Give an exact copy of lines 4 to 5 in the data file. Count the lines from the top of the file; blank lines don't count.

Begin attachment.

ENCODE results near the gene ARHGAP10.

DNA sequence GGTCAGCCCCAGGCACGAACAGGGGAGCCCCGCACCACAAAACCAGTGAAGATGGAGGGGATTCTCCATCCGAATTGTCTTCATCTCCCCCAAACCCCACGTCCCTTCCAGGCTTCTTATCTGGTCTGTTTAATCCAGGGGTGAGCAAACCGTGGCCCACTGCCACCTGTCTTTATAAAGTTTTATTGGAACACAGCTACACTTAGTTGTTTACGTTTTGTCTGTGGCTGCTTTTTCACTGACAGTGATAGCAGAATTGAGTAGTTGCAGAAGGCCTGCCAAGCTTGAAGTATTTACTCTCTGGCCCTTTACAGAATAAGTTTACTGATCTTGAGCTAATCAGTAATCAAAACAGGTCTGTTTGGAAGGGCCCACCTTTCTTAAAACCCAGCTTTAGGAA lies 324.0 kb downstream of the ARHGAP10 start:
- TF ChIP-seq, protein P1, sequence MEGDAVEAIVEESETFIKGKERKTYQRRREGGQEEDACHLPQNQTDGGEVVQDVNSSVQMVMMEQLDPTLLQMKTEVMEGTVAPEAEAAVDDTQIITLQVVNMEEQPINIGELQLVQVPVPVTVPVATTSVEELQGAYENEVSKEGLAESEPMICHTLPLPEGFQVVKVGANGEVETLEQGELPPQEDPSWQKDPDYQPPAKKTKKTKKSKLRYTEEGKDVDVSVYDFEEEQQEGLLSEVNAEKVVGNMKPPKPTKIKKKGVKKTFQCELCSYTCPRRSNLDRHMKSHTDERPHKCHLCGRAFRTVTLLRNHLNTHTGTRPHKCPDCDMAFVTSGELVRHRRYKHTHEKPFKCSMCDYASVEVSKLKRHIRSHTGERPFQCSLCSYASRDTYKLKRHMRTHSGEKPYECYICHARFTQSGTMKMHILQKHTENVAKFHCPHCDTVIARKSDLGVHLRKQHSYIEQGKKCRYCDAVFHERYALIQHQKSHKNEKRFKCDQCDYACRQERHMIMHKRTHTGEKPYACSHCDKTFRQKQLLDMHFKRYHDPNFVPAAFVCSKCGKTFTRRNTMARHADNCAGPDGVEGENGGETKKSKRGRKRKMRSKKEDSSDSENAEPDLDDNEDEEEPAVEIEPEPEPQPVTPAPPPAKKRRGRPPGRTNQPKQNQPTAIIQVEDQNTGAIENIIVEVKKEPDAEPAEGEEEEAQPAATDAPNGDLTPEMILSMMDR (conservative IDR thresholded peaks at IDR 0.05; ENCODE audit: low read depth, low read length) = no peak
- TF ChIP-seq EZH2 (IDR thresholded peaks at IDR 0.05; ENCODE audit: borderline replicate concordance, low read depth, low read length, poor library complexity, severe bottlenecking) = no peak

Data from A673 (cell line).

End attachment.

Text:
- TF ChIP-seq EZH2 (IDR thresholded peaks at IDR 0.05; ENCODE audit: borderline replicate concordance, low read depth, low read length, poor library complexity, severe bottlenecking) = no peak

Data from A673 (cell line).